Age & Hometown: 37; Laie, HI
Current Role: An inspiring performance as Norma Valverde, who relies on her faith in the Lord to win a new pickup truck in Hands on a Hardbody.
Aloha! Growing up in Oahu as the oldest daughter of a British father and Polynesian mother, Settle considered her home island a personal playground. “We weren’t wearing shoes on a full-time basis until prom,” she jokes of her relaxed upbringing. “My parents tried to make us civilized, but you know, it’s a rock in the middle of the ocean.” Computers and VCRs were rare, but Settle and her friends made their own entertainment: “For kicks, we’d sit at the Chevron with our bag of Funyons and just make fun of each other.” At home, Settle fell in love with her parents’ music, listening to everything from Chaka Khan and Stevie Wonder (her mom’s favorites) to Tchaikovsky and Mozart (her dad’s picks). “Music was always a part of my life,” she says. “It molded who I am and what I do today.”
She Can’t Stop the Beat: After a stint at BYU Hawaii, Settle ventured to the mainland to finish her degree at Southern Utah University before moving to Las Vegas. When the actress and her friends drove from Vegas to L.A. “at the crack of dawn” for a Hairspray open call, Settle headed into the audition room telling herself, “I am going to be a Dynamite. Today is the day!" The casting directors had other ideas. “They said, ‘Do you know the Tracy stuff?’ and I said, ‘No, but I could sight-read it if you want me to.’” One kick-ass rendition of “Good Morning Baltimore” and eight callbacks later, and Settle was playing the bubbly lead role on tour! After a second stint on the road as Bloody Mary in South Pacific, she overcame her fears and moved to New York.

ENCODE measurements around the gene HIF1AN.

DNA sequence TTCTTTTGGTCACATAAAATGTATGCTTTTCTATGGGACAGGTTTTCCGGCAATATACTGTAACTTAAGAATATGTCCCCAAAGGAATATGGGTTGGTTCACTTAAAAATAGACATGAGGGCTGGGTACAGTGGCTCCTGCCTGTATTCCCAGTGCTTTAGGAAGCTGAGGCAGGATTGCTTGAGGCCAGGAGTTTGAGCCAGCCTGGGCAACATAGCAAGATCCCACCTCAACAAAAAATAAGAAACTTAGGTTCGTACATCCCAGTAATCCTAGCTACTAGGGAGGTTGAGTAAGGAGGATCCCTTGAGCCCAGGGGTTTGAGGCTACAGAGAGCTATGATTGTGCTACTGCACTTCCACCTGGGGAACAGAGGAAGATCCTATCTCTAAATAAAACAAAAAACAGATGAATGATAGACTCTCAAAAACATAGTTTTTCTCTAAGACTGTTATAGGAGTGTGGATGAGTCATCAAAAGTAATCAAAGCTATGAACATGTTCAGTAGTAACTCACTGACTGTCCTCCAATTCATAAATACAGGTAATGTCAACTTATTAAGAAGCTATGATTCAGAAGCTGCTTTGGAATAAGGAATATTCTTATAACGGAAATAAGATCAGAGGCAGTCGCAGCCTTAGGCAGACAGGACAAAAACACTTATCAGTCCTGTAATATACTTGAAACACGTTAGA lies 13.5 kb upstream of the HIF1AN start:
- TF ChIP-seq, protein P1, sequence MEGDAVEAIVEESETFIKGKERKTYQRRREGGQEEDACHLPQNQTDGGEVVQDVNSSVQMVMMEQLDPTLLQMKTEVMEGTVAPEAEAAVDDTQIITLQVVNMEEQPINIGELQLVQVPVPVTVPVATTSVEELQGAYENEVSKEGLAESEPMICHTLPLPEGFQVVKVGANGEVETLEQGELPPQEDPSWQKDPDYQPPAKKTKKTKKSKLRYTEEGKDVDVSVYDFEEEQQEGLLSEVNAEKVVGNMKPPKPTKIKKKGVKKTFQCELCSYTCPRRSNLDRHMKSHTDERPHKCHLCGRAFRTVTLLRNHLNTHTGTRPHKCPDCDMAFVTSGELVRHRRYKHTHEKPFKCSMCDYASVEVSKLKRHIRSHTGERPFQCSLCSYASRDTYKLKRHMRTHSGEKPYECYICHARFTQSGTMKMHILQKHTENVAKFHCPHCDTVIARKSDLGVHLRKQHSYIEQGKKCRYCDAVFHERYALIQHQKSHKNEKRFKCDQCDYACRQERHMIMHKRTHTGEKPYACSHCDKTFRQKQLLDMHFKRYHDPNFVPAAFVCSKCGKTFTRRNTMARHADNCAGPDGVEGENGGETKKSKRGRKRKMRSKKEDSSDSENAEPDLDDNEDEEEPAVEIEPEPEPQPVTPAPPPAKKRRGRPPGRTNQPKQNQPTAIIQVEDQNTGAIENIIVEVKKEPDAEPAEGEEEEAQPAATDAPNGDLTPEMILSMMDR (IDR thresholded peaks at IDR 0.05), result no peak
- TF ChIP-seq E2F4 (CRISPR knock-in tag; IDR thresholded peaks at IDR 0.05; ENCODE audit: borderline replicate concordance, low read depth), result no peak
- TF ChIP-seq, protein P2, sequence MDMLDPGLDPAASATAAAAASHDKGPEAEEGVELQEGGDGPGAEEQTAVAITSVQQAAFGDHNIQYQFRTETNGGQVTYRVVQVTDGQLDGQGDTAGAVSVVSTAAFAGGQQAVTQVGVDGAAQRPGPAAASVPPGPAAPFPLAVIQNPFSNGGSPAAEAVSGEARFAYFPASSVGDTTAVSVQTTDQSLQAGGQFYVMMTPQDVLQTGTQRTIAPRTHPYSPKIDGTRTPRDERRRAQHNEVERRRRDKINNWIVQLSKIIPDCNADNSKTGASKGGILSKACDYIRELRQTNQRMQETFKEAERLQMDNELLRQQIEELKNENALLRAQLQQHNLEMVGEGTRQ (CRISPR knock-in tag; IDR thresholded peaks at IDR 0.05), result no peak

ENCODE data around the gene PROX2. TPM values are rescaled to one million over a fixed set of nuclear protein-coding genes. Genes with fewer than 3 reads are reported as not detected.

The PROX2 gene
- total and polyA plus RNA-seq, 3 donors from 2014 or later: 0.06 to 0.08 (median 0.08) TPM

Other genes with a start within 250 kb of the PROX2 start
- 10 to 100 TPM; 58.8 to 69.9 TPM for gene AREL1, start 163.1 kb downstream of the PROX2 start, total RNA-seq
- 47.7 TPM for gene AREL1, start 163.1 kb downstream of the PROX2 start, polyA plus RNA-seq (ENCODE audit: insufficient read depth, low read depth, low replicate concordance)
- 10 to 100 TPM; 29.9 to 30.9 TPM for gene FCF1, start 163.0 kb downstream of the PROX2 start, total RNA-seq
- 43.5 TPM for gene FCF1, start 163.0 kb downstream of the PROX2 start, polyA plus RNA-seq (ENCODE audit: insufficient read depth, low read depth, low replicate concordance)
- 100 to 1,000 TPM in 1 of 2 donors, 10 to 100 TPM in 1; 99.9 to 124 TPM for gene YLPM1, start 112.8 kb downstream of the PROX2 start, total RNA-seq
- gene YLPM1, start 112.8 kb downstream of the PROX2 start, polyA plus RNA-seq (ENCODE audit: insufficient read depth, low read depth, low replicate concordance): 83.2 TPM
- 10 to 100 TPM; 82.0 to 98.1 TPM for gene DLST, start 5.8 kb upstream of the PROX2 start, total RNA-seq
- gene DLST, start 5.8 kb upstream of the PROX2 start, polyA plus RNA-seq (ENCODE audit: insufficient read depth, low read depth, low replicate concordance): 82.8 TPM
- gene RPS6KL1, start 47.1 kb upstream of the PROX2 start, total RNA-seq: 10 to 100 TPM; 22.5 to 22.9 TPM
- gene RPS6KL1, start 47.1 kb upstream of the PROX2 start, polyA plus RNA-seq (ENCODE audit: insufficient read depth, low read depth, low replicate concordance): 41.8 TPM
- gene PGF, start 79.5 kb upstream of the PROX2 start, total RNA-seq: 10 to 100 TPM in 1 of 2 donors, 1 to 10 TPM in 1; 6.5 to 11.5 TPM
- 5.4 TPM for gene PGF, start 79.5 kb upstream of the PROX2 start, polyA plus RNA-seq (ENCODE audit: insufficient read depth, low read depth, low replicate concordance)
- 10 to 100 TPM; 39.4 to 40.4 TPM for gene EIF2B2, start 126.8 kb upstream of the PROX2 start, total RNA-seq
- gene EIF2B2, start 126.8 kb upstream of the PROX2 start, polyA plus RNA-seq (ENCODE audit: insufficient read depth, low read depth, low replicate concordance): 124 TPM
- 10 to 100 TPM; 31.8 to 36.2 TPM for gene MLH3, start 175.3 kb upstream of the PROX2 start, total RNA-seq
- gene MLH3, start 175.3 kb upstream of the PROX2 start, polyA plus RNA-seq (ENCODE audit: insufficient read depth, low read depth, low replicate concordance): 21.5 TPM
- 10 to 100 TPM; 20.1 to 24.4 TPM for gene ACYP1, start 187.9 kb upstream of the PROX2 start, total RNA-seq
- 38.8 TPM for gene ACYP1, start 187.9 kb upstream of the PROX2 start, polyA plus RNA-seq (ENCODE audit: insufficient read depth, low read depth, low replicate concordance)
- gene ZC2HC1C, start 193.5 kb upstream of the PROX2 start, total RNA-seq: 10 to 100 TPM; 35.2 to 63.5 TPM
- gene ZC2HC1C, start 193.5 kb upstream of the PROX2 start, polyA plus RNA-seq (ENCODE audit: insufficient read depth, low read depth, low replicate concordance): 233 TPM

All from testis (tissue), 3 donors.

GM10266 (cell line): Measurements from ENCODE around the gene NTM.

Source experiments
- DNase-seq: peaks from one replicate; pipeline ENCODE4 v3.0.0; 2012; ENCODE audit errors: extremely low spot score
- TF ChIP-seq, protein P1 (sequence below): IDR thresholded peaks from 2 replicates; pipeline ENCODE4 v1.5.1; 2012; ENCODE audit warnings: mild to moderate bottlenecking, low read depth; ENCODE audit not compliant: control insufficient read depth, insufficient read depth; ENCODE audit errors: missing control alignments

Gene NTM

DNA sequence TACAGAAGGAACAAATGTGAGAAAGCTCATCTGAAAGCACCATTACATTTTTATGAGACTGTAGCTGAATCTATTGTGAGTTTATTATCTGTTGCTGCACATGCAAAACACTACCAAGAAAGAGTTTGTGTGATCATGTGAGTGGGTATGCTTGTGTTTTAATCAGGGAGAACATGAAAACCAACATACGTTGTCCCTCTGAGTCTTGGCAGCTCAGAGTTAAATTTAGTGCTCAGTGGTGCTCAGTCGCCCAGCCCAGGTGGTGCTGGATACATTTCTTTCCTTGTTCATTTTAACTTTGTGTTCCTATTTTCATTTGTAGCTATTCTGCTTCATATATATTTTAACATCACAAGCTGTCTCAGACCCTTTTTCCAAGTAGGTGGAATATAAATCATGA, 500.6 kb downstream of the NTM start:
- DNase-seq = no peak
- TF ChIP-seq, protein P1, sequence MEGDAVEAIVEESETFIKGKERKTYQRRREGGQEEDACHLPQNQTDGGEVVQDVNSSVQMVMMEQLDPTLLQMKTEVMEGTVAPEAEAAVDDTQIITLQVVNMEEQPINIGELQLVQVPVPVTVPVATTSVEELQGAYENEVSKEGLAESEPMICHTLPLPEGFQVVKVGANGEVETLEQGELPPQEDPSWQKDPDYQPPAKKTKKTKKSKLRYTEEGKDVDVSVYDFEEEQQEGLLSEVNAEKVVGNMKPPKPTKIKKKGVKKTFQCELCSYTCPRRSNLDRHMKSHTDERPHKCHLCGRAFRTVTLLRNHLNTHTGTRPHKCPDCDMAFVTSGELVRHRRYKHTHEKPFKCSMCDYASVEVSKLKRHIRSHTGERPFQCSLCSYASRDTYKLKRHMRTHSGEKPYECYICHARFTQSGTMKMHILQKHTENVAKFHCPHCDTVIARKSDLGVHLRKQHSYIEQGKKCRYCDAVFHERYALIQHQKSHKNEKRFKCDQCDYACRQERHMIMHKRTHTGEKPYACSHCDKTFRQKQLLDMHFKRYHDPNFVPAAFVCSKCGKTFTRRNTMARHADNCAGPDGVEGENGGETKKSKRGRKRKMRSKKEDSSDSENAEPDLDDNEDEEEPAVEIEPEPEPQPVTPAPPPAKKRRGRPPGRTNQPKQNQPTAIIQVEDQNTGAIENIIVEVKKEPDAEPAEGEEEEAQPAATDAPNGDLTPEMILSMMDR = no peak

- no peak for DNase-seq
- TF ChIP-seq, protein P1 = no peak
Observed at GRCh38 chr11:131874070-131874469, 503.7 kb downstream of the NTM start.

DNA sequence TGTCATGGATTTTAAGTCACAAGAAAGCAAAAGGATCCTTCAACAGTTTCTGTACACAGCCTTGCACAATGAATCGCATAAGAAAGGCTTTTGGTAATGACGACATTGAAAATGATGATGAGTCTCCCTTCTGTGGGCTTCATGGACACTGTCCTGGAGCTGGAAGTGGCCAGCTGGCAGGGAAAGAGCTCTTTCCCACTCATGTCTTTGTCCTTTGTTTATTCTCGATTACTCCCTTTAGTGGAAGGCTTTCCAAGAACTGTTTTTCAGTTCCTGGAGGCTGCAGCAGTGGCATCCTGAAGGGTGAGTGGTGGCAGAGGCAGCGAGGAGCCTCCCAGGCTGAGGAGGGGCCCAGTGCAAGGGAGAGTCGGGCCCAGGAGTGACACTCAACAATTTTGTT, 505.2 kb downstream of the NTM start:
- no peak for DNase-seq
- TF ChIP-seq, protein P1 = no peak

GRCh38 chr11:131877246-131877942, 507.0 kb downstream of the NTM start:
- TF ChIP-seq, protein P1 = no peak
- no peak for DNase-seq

Joy on Broadway: Settle made a glam Broadway debut in the ensemble of Priscilla Queen of the Desert before scoring the decidedly un-glitzy role of Norma in Hands on a Hardbody. Her show-stopping number “Joy of the Lord” begins with a nearly four-minute-long laughing attack, an unusual setup that Settle admits scares her “half to death.” As she explains, “You have to take over those minutes. If you don’t grab ‘em by the balls and throw it at the audience, you’re screwed. It takes everything out of me, and it’s scary as hell. Sca-ry!” The actress relies on the support of her close-knit castmates to knock the gospel number out of the park every night. “If they’re not on the truck with me, I can’t do that song,” she says modestly. “It takes a damn village to get a show on Broadway!”